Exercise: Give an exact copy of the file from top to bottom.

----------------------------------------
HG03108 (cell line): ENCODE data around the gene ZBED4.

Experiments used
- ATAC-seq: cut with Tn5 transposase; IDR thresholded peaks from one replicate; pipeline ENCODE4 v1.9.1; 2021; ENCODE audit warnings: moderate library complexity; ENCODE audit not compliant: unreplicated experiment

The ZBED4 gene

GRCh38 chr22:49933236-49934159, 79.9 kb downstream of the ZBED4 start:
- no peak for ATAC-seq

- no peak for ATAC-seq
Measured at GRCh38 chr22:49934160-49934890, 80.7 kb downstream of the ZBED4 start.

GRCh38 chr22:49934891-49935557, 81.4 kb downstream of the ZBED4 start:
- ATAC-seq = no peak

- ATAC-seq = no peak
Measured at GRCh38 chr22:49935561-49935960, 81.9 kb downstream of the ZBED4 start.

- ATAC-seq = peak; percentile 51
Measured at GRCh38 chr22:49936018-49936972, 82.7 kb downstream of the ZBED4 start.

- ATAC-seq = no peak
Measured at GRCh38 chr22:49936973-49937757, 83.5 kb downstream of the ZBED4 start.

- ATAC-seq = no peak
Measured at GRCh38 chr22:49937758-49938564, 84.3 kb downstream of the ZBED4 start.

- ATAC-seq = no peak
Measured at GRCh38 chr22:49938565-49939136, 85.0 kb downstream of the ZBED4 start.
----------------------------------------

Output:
HG03108 (cell line): ENCODE data around the gene ZBED4.

Experiments used
- ATAC-seq: cut with Tn5 transposase; IDR thresholded peaks from one replicate; pipeline ENCODE4 v1.9.1; 2021; ENCODE audit warnings: moderate library complexity; ENCODE audit not compliant: unreplicated experiment

The ZBED4 gene

GRCh38 chr22:49933236-49934159, 79.9 kb downstream of the ZBED4 start:
- no peak for ATAC-seq

- no peak for ATAC-seq
Measured at GRCh38 chr22:49934160-49934890, 80.7 kb downstream of the ZBED4 start.

GRCh38 chr22:49934891-49935557, 81.4 kb downstream of the ZBED4 start:
- ATAC-seq = no peak

- ATAC-seq = no peak
Measured at GRCh38 chr22:49935561-49935960, 81.9 kb downstream of the ZBED4 start.

- ATAC-seq = peak; percentile 51
Measured at GRCh38 chr22:49936018-49936972, 82.7 kb downstream of the ZBED4 start.

- ATAC-seq = no peak
Measured at GRCh38 chr22:49936973-49937757, 83.5 kb downstream of the ZBED4 start.

- ATAC-seq = no peak
Measured at GRCh38 chr22:49937758-49938564, 84.3 kb downstream of the ZBED4 start.

- ATAC-seq = no peak
Measured at GRCh38 chr22:49938565-49939136, 85.0 kb downstream of the ZBED4 start.